With summer, we often gravitate to quaffable rosé and white wines that are fit for balmy days and patios, and we do this because a chilled rosé or white wine can be a welcomed summer day accompaniment, with or without food. While I will support this mode of imbibing, I think it is essential to keep a handy red on your summer roster. One should always be prepared for whatever the palate and the food gods throw at you!
The next series of blog posts will focus on light reds suitable to take the distinguished position as your summer 'house red,' and we're going to kick this series off with Gamay.
Gamay is a red wine, famed and primarily produced in Beaujolais, France. It is a light-bodied red wine with low tannin, high acidity, and medium alcohol. Many align Gamay with candied fruit and banana notes, which come from the winemaking process used in the region, called Carbonic Maceration.
In Beaujolais, you'll find these wines classed at different levels, allowing you to get a sense of what you can expect in the bottle before even buying it:
These are entry-level Beaujolais wines, but do not let that discourage you from exploring wines in this category. I have had some lovely Beaujolais AOC wines in the past, and they prove to be an affordable way to start your exploration.
As expected, these wines are simpler than the coming two categories of Beaujolais wines and go through shorter winemaking processes. However, the previous is not the case 100% of the time, as winemakers in the Village and Cru level can choose to declassify their wines and simply designate them as Beaujolais AOC. Here, expect to find light, fruit-forward and fun wines, meant to drink young!
As you probably guessed, these wines are a step up from Beaujolais AOC wines.
The Beaujolais Villages AOC is north of the Beaujolais AOC and found on more hillside terrain with complex soil structure. While like Beaujolais AOC wines, most of the Villages wines are meant to drink early, but some are age-worthy. Note that you may see the word Villages interchanged for the actual village name (there are 38 villages in this AOC), so don't be confused when you come across this. The village name on the bottle indicates that the grapes used came from that singular village only. My personal preference has wines from the Lantigné Village as one that I would happily drink now and lay down for a few years.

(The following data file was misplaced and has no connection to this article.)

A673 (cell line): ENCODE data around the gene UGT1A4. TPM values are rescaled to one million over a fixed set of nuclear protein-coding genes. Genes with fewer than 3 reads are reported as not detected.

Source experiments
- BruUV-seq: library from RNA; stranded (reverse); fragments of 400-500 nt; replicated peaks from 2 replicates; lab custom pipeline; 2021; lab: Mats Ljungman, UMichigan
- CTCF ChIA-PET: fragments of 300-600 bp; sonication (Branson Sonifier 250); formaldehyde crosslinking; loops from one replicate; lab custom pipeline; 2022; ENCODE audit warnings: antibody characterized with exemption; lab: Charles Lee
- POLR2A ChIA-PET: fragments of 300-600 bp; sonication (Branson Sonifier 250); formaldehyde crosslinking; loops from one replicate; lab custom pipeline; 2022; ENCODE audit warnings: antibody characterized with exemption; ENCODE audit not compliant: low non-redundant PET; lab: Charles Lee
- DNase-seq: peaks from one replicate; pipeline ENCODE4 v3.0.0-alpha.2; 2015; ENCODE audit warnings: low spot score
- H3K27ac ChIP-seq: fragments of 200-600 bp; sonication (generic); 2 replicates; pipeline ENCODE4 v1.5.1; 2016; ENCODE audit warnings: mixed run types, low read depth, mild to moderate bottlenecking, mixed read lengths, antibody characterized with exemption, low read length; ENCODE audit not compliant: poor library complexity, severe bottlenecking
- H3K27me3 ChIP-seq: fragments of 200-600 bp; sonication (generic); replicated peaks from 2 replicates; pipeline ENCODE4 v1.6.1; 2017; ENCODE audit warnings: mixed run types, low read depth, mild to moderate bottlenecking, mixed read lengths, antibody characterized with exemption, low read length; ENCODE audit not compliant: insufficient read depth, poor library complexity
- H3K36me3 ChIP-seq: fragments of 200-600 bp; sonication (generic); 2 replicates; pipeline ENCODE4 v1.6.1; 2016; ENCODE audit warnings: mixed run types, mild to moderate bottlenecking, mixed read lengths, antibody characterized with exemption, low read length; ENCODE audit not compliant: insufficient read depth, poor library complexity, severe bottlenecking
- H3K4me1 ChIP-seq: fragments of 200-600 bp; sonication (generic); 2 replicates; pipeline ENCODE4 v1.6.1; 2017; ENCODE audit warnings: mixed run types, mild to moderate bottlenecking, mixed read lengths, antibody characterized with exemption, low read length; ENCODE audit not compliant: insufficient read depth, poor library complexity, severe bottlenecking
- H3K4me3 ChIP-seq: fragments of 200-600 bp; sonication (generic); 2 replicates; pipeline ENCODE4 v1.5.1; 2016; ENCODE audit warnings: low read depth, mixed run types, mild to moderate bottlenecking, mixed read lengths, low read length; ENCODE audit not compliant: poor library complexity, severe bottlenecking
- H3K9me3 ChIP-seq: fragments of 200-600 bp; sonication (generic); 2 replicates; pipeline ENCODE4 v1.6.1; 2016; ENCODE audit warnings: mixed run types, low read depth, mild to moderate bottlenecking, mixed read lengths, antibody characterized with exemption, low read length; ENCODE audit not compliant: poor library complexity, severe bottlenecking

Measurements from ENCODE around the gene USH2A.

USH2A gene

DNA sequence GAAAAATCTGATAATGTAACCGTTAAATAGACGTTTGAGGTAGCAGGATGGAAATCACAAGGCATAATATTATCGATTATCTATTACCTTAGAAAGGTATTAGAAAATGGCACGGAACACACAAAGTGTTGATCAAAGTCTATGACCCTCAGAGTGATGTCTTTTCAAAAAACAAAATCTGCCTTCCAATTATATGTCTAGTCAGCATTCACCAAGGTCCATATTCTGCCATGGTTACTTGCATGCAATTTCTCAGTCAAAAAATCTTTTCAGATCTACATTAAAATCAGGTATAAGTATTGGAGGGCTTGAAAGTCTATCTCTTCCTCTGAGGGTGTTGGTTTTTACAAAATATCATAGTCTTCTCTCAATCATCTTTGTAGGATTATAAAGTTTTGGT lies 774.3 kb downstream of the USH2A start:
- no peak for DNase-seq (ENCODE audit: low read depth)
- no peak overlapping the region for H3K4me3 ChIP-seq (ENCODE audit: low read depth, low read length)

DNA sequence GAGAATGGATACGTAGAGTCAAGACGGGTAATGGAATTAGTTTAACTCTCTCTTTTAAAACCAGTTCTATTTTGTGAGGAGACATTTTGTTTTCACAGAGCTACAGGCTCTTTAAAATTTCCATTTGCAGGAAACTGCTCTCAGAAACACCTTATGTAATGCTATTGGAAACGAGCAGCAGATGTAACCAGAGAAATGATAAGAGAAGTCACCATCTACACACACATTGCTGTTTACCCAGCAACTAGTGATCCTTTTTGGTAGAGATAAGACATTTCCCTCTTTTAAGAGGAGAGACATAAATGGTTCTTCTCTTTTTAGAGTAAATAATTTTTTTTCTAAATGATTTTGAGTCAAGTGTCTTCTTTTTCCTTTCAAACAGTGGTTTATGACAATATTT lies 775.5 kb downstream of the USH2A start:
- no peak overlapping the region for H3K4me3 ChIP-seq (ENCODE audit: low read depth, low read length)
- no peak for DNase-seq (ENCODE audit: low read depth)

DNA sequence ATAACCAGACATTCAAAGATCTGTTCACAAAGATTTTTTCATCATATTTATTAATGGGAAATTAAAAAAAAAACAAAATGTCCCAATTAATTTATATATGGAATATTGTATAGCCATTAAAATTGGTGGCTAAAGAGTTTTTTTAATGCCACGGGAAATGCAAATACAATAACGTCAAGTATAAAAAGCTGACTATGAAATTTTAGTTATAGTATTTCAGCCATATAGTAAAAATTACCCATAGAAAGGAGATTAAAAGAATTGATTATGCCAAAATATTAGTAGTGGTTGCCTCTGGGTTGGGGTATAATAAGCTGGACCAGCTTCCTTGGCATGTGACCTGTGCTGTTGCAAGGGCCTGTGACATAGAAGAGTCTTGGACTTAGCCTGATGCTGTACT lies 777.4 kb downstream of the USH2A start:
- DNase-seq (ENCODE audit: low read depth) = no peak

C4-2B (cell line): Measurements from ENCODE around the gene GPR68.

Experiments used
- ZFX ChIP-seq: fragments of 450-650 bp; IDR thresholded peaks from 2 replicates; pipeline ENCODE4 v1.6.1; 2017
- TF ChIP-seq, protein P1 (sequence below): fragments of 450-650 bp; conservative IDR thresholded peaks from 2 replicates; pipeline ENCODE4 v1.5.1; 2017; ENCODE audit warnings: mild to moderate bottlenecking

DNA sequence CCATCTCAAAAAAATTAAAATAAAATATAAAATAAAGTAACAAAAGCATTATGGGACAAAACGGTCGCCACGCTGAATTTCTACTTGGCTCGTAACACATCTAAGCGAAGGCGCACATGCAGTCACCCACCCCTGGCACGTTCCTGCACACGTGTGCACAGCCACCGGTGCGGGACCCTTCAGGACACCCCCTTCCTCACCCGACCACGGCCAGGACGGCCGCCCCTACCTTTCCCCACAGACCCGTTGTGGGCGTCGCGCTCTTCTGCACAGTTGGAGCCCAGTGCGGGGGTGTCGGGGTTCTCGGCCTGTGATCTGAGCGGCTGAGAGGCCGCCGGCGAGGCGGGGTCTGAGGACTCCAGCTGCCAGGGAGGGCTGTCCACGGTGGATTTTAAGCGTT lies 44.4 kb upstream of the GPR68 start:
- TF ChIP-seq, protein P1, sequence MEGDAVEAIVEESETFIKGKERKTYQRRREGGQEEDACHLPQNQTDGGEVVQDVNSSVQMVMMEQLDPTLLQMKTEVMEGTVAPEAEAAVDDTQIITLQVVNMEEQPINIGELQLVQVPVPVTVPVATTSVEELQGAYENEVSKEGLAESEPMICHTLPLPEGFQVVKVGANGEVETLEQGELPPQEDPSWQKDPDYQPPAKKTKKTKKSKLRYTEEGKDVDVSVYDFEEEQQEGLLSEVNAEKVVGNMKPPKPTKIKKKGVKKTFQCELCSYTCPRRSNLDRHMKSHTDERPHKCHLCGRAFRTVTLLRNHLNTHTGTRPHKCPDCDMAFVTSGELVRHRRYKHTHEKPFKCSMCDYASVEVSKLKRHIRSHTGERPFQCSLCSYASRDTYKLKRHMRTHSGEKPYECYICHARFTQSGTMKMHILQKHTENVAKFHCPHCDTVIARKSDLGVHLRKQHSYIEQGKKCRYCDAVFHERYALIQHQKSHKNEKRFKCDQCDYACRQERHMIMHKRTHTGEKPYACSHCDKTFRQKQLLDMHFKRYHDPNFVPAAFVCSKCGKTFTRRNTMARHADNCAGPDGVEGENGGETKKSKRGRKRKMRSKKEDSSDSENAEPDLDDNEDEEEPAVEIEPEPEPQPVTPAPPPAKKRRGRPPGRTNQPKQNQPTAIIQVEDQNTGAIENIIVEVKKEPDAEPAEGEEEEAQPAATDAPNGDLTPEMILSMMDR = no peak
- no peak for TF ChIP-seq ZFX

These are spectacular wines that can, in some cases, be mistaken for Red Burgundy (Pinot Noir). This area of Beaujolais is granitic soil rich, which Gamay thrives in. You'll find Beaujolais Cru in the northern part of the region, and the Crus themselves vary in expectations. You will find some of them to be boundless in fruit, Fleurie for example, while others give additional texture coming from non-fruit notes and tannin, Chénas and Moulin-À-Vent for instance. The added complexity allows you to age these wines for 5 to 10 years, but they are also enjoyable right now.
The 10 Crus of Beaujolais are, in order of North to South
Côte De Brouilly
Expect to pay more for wines from this category, but it is worth every penny.
What I have failed to mention thus far is Beaujolais Nouveau and Beaujolais Nouveau Day, and no post on Gamay would be complete without this mention. The day is an annual fete marked by the release of newly fermented young wines called Beaujolais Nouveau, which are released the third Thursday in November. Pressed in September and ready to serve in November, these wines and its namesake day are meant to mark the end of harvest. (We've got Georges Duboeuf to thank for this.) Over time, regulations have been introduced to govern where Beaujolais Nouveau can be made and how. For example, Beaujolais Nouveau cannot be made from Cru Beaujolais grapes. Expect to find extremely pale and light wines given its short (2-month) winemaking period, high acidity and red fruit.
While Gamay may be famed due to its origin region, Beaujolais, France, it is essential to mention that other parts of the world produce great Gamay, namely Ontario, Canada.
Ontario Gamay holds notes of red fruit that we know Gamay to bring to the senses, but you'll often find more violet, peppery herbs, and mineral here. These wines are astoundingly food-friendly and worth the try should you come across one.
It's about time you add Gamay to your summer reds list.